Objective To study long-term treatment effects of metoprolol or verapamil on combined cardiovascular end points and psychological variables in patients with stable angina pectoris. Design Randomized, double-blind, double-dummy trial. Patients The study included 809 patients under 70 years of age with stable angina pectoris. The mean age of the patients was 59 +/- 7 years and 31% were women. Exclusion criteria were myocardial infarction within the previous 3 years and contraindications to beta-blockers and calcium antagonists. The patients were followed between 6 and 75 months (median 3.4 years and a total of 2887 patient years). Intervention The patients were treated with either metoprolol (Seloken ZOC 200 mg o.d.) or verapamil (Isoptin Retard 240 b.i.d.). Acetylsalicylic acid, ACE inhibitors, lipid lowering drugs and long acting nitrates were allowed in the study. End points Death, non-fatal cardiovascular events including acute myocardial infarction, incapacitating or unstable angina, cerebrovascular or peripheral vascular events. Psychological variables reflecting quality of life i.e. psychosomatic symptoms, sleep disturbances and an evaluation of overall life satisfaction. Results Combined cardiovascular events did not differ and occurred in 30.8% and 29.3% of metoprolol and verapamil treated patients respectively. Total mortality in metoprolol and verapamil treated patients was 5.4 and 6.2%, respectively. Cardiovascular mortality was 4.7% in both groups. Non-fatal cardiovascular events occurred in 26.1 and 24.3% of metoprolol and verapamil-treated patients, respectively. Psychosomatic symptoms and sleep disturbances were significantly improved in both treatment groups. The magnitudes of change were small and did not differ between treatments. Life satisfaction did not change on either drug. Withdrawals due to side effects occurred in 11.1 and 14.6%, respectively. Conclusion This long term study indicates that both drugs are well tolerated and that no difference was shown on the effect on mortality, cardiovascular end points and measures of quality of life.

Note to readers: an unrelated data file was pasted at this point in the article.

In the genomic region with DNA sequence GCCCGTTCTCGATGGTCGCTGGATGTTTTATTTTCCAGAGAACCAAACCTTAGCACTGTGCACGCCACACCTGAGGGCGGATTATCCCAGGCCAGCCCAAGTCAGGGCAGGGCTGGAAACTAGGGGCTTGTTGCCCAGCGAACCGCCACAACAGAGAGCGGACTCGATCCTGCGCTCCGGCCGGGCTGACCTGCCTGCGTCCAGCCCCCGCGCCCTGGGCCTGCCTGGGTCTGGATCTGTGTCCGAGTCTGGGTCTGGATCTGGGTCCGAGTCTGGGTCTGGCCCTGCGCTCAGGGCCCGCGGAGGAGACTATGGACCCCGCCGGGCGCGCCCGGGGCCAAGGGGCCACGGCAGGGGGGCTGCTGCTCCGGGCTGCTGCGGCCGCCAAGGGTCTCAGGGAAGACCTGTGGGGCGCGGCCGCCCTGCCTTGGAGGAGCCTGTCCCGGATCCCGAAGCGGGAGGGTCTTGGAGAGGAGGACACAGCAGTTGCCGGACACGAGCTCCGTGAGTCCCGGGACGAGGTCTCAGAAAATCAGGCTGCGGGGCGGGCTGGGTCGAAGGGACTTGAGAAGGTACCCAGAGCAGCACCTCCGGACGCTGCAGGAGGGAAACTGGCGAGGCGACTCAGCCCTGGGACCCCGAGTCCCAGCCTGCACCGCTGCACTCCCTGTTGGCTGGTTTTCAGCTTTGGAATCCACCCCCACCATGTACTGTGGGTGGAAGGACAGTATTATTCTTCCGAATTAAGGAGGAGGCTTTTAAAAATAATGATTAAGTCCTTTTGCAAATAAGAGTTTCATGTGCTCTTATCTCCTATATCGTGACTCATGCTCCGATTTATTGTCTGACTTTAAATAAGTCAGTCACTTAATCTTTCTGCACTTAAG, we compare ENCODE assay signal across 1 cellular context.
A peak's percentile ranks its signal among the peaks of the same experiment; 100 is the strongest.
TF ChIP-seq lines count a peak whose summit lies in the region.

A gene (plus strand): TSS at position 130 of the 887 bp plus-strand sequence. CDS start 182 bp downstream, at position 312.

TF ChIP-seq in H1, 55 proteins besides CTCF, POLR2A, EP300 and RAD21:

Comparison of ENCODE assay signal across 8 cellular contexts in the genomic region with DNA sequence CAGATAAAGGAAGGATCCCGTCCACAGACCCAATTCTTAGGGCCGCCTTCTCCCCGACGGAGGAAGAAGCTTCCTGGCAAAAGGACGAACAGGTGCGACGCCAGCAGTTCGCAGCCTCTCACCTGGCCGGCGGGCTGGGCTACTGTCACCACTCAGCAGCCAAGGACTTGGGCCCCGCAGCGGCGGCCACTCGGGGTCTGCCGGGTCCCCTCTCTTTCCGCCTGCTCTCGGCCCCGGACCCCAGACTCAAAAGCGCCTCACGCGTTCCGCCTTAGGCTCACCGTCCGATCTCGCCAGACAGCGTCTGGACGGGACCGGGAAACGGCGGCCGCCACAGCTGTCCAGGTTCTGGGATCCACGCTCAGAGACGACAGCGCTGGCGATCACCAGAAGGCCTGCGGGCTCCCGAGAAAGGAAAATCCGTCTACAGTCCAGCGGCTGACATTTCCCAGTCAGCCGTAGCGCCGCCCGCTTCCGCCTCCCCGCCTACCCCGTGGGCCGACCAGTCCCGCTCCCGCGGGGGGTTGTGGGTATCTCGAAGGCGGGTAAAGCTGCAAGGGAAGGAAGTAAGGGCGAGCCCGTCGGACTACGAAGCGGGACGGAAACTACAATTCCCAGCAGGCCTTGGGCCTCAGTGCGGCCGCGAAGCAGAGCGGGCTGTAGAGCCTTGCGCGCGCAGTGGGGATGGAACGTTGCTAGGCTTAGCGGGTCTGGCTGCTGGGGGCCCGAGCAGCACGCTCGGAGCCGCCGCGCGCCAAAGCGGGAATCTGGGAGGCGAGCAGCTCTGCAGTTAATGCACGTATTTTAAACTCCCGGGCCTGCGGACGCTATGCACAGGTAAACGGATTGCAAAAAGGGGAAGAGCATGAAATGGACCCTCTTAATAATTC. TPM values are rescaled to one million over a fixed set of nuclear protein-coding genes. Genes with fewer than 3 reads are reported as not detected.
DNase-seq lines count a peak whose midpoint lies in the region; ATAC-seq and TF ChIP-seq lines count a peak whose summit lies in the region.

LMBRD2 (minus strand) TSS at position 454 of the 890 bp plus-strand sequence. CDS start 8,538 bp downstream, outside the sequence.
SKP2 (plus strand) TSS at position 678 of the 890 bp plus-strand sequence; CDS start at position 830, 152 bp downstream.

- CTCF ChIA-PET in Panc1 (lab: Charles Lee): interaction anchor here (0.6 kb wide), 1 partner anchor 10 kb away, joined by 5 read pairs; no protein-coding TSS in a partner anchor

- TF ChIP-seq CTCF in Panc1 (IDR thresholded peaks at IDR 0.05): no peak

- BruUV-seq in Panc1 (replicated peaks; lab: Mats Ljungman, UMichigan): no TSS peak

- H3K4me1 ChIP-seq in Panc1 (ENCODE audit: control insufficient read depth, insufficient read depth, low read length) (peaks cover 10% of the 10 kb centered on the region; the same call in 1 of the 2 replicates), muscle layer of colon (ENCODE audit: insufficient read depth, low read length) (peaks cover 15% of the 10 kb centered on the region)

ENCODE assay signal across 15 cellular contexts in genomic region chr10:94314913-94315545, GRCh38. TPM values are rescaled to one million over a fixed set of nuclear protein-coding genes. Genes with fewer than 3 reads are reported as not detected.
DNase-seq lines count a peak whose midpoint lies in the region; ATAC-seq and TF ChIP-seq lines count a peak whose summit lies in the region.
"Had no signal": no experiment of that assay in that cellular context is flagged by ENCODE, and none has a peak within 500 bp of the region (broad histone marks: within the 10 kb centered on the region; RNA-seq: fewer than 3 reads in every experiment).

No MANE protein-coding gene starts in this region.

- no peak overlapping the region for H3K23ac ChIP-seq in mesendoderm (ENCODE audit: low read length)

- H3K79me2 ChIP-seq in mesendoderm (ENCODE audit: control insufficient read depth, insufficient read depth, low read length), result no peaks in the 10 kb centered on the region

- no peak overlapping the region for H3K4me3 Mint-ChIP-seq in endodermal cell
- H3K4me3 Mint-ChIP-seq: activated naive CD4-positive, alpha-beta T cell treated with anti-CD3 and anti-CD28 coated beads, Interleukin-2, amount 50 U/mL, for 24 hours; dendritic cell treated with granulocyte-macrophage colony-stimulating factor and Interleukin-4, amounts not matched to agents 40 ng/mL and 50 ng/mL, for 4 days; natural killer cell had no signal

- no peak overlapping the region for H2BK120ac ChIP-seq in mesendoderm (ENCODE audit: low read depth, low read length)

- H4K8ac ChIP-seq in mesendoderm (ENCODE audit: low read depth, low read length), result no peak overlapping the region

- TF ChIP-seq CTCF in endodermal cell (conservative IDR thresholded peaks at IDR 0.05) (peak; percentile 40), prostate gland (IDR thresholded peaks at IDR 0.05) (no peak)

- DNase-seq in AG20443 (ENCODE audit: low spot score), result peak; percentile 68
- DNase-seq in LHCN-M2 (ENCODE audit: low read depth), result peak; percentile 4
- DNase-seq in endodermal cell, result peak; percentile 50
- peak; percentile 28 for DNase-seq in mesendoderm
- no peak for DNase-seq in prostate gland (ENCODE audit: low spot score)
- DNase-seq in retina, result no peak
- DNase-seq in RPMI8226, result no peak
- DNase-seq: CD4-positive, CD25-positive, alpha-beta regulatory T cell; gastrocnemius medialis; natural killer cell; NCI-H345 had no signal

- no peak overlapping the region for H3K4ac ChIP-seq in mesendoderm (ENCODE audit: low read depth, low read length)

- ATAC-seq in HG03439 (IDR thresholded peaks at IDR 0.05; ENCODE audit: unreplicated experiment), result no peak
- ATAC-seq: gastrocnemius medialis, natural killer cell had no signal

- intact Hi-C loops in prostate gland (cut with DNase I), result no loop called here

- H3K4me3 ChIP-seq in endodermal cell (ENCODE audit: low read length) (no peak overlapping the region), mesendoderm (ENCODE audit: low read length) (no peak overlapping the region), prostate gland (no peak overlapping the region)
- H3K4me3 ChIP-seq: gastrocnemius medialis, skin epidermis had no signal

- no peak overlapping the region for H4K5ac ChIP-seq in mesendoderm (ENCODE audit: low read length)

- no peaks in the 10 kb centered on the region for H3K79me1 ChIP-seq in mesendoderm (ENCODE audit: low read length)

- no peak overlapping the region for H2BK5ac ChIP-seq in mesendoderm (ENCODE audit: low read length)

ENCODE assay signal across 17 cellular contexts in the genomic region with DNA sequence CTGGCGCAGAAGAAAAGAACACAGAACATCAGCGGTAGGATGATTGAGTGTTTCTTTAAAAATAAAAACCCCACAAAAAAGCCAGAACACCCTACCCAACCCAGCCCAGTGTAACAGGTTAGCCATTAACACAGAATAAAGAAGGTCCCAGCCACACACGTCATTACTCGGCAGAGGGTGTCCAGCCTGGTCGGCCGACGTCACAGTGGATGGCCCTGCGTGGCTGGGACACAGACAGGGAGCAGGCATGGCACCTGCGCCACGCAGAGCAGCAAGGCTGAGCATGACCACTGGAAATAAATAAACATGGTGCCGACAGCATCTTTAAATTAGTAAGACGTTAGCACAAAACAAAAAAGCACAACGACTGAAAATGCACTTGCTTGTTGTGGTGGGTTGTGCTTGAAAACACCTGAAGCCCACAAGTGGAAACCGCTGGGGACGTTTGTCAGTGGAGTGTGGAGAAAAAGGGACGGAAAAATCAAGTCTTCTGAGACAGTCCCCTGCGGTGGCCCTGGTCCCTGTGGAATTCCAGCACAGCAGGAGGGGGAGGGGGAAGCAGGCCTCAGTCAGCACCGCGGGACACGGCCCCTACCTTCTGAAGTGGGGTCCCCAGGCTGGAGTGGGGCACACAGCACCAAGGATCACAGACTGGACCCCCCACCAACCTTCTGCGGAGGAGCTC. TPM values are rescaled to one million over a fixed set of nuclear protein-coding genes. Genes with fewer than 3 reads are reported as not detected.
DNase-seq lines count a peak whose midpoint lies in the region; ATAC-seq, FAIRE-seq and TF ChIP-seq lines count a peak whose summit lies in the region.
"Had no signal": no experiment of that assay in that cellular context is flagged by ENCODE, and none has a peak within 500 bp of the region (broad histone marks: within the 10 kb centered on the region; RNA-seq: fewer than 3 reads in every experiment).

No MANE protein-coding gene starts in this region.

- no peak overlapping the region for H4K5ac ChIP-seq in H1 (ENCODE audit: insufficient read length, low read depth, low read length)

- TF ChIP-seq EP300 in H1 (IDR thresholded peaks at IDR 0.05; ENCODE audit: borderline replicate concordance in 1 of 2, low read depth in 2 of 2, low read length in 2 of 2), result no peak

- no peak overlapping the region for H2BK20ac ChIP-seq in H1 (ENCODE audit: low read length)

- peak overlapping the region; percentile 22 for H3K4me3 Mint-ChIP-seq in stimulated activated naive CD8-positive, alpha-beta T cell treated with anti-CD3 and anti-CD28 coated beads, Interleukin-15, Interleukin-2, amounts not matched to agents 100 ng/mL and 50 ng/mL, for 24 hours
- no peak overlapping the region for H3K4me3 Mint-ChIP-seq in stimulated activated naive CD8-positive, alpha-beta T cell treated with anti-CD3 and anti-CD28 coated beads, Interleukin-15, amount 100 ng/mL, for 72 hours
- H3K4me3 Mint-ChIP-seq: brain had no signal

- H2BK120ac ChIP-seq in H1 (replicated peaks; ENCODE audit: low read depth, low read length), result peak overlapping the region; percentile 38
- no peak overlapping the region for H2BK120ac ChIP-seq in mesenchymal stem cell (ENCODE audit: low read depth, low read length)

1996. Vol. 17, no 1, 76-81 p.